New state budget: a hard dose of reality | January 14, 2011 | Palo Alto Weekly | Palo Alto Online |

Palo Alto Weekly

Spectrum - January 14, 2011

New state budget: a hard dose of reality

At last, a governor tackles the core issue of our time: balancing cuts with extended tax revenues to get state out of a deep hole

California's beleaguered social network and system of higher education — beset by years of slashed budgets — are about to get whacked again by Gov. Jerry Brown's proposed budget, released this week. It is a dose of hard, necessary reality.

Brown's proposal is to cut $12.5 billion from state programs and raise $12 billion in new revenues by continuing taxes due to expire.

It is a Draconian budget made necessary by years of over-spending in the dot-com boom of the late 1990s, and before, and the Great Recession that started in 2001.

There will be much pain in the implementation of the state's $84.6 billion general fund budget, with jobs lost and full programs cut that provide all types of social and other services. State workers not covered by collective-bargaining contracts will face up to 10 percent cuts in take-home salaries.

Those individual hardships will be vastly overshadowed by cuts of $1.7 billion to Medi-Cal, $1.5 billion to welfare-to-work, and $750 million to developmental services.

Yet the hardest-to-bear impacts in the long term are in the field of education, which comprises roughly half the state's general-fund budget. The state colleges and university systems will get hit with $500 million each in cuts, further undermining California's already slashed educational system.

Lower grades will be spared for now, funded at last year's levels — but that is contingent on voter approval of higher taxes in a special election this spring.

But in between are the two-year community colleges scattered throughout the state, serving students of all types, from recent high-school graduates — some aiming for jobs and some for higher education — to adults seeking career retraining during desperate economic times.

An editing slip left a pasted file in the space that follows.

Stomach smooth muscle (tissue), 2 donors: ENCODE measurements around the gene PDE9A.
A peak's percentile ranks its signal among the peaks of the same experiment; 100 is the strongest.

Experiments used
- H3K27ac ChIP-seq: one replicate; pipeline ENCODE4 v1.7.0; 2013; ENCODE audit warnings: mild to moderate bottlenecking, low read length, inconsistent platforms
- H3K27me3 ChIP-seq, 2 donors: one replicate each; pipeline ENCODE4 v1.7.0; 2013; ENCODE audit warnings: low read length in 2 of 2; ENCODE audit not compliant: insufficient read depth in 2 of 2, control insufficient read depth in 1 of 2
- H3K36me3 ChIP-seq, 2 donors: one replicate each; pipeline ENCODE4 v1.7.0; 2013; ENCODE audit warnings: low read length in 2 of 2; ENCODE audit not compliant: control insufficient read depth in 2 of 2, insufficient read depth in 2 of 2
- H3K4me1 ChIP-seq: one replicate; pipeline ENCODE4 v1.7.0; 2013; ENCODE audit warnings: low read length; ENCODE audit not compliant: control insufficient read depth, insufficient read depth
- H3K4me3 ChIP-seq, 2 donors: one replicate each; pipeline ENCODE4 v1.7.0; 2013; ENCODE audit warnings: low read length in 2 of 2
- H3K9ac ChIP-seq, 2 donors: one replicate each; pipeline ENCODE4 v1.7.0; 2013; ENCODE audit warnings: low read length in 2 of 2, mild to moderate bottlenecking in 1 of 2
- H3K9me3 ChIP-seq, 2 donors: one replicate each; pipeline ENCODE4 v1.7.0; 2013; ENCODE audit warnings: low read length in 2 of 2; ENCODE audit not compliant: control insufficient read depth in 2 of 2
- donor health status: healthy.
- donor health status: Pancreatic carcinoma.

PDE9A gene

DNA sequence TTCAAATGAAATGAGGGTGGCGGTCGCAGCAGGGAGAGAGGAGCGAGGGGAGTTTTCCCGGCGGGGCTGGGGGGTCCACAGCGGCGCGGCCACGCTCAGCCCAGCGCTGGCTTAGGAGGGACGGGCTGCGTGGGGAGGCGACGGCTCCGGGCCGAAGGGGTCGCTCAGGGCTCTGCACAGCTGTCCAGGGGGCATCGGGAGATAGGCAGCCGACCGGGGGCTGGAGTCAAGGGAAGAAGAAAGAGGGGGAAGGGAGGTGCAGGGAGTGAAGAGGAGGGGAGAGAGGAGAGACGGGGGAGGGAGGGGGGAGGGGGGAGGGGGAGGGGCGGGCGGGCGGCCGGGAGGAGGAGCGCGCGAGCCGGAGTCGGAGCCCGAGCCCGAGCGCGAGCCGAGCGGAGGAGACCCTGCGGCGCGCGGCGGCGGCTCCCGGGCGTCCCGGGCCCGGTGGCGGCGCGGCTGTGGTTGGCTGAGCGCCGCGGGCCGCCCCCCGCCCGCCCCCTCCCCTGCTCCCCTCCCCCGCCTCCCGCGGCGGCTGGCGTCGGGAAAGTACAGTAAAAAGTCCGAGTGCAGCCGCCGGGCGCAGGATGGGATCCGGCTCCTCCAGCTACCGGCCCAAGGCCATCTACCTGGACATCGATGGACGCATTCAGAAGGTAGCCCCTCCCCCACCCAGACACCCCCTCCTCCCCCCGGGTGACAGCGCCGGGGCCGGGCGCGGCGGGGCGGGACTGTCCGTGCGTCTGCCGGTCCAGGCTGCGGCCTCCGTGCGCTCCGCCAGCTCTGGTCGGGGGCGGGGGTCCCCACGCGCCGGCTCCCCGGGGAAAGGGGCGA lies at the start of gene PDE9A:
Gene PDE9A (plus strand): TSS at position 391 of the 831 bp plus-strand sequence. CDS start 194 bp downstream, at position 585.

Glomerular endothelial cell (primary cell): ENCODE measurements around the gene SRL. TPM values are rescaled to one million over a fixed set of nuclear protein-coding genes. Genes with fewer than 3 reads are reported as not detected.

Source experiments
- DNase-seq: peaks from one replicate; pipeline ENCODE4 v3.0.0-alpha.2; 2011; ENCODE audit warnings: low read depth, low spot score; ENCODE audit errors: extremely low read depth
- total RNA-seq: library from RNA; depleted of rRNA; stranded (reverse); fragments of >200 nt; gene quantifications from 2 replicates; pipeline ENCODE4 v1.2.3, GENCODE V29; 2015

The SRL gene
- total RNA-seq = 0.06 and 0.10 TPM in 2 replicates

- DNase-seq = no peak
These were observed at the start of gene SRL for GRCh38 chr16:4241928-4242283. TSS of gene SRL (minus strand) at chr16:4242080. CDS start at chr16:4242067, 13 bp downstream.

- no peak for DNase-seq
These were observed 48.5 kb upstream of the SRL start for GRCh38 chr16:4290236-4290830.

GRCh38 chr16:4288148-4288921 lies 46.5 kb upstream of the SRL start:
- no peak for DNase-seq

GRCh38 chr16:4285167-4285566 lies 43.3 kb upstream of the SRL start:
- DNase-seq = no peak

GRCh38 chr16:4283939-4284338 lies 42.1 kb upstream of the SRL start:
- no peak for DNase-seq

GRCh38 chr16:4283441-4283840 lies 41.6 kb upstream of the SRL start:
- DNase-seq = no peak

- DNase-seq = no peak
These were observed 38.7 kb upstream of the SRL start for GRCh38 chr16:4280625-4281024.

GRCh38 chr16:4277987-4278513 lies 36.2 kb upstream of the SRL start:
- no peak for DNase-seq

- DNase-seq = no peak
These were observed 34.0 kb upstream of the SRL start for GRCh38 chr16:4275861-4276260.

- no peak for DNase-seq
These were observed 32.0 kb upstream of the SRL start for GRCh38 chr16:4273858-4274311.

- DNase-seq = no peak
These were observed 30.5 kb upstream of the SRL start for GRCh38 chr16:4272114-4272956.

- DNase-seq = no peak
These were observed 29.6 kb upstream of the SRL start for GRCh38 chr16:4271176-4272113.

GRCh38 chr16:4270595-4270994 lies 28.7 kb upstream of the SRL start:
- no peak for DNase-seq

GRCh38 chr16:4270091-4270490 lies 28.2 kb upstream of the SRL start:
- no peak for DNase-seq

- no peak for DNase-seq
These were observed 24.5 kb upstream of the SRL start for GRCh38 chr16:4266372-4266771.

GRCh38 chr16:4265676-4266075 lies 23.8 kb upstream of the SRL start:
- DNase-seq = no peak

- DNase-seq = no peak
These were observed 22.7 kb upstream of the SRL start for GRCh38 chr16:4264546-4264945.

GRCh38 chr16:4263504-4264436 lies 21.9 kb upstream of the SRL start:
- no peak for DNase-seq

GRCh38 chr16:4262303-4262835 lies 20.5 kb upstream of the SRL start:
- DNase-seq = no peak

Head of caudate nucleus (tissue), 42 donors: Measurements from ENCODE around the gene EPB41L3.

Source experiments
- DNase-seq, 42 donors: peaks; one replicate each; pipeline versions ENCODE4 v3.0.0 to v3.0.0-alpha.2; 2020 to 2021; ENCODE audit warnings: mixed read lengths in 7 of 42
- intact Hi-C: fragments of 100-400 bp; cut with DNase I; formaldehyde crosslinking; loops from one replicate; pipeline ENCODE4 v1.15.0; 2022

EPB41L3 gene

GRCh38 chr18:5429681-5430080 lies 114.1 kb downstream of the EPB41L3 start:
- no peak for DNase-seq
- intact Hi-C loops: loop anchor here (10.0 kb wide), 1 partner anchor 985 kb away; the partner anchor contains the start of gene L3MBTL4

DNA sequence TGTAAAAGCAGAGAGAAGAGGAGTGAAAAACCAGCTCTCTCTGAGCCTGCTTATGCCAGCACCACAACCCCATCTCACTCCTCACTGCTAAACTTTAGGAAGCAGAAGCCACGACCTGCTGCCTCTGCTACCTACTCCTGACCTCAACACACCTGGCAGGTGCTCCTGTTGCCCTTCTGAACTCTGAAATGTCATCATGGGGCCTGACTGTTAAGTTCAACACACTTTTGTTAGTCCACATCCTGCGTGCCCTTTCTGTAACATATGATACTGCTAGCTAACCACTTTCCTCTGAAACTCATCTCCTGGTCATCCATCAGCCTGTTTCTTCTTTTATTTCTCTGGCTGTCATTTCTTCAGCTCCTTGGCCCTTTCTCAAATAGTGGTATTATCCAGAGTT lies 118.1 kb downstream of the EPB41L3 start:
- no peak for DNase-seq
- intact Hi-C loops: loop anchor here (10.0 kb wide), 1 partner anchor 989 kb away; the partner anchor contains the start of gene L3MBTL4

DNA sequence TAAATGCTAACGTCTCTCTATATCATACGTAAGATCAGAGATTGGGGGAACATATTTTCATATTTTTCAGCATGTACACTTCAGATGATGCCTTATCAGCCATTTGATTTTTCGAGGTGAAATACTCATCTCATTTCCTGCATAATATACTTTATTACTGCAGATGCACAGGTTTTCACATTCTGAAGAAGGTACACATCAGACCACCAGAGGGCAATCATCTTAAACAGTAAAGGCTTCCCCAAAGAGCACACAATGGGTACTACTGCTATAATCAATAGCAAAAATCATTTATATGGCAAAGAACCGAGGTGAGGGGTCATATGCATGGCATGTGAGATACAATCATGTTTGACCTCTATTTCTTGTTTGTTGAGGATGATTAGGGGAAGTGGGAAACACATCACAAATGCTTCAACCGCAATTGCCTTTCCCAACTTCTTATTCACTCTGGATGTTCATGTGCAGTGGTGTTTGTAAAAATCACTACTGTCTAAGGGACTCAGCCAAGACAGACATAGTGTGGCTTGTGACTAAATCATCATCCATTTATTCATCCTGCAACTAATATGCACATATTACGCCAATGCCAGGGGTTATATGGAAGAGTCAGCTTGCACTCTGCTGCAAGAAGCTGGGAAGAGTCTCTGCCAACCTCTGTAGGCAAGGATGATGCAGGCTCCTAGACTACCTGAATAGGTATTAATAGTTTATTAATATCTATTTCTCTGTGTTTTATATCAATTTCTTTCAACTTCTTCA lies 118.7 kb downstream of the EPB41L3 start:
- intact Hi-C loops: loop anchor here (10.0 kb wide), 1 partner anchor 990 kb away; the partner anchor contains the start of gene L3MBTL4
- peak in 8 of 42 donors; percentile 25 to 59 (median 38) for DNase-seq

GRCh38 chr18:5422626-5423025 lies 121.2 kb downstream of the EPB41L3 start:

As a kind of microcosm for higher-education statewide, the magnitude of the cuts has begun to hit home at the Foothill-De Anza Community College District. Chancellor Linda Thor reports that of the $400 million cut faced by community colleges, Foothill-De Anza's share appears to be about $10.5 million on an annual budget of $180 million.

That is on top of $20 million in cuts made in the past two years.

That translates to being able to serve about 4,400 fewer students, nearly 10 percent of the current 45,000. Fees would rise from $780 to $1,080.

It could get worse, she said. If voters fail to approve tax extensions this spring community colleges could face a "devastating" additional $500 million in cuts

State Sen. Joe Simitian says Brown at last has presented "a serious grown-up budget proposal of the kind we haven't seen for seven years" under former Gov. Arnold Schwarzenegger.

Simitian has long had a mantra about what to do about the state budget deficit: "Spend less; collect more; do it now." Good advice. Both Democrats and Republicans now must do some growing up to solve our state's financial mess.

Holiday Fund tops $4 million — in home stretch for giving

The Palo Alto Weekly's annual Holiday Fund this year has topped the $4 million mark of grants to local organizations providing services to our greatest community resource: children and their families.

The fund, now in its 17th year, combines direct donations, matching grants from local foundations and revenues from the annual Moonlight Run to raise up to a quarter million dollars. Virtually all funds go to local programs benefiting children and their families, with some college scholarships. The annual grants are selected by Weekly employees, who share in the pride of the annual fund.

We are also proud of our longstanding relationships with the Packard and Hewlett foundations, which last year gave $32,000 and $25,000 respectively, and to the Peery and Arrillaga family foundations, which gave $10,000 each. Donations are handled through the Silicon Valley Community Foundation.

The Weekly absorbs all fundraising costs, so 100 percent of every donation goes back into the community. Seldom has there been a time in recent history when such community-based, community-building support is needed more.

The campaign continues through January: Please join us by checking out our website at


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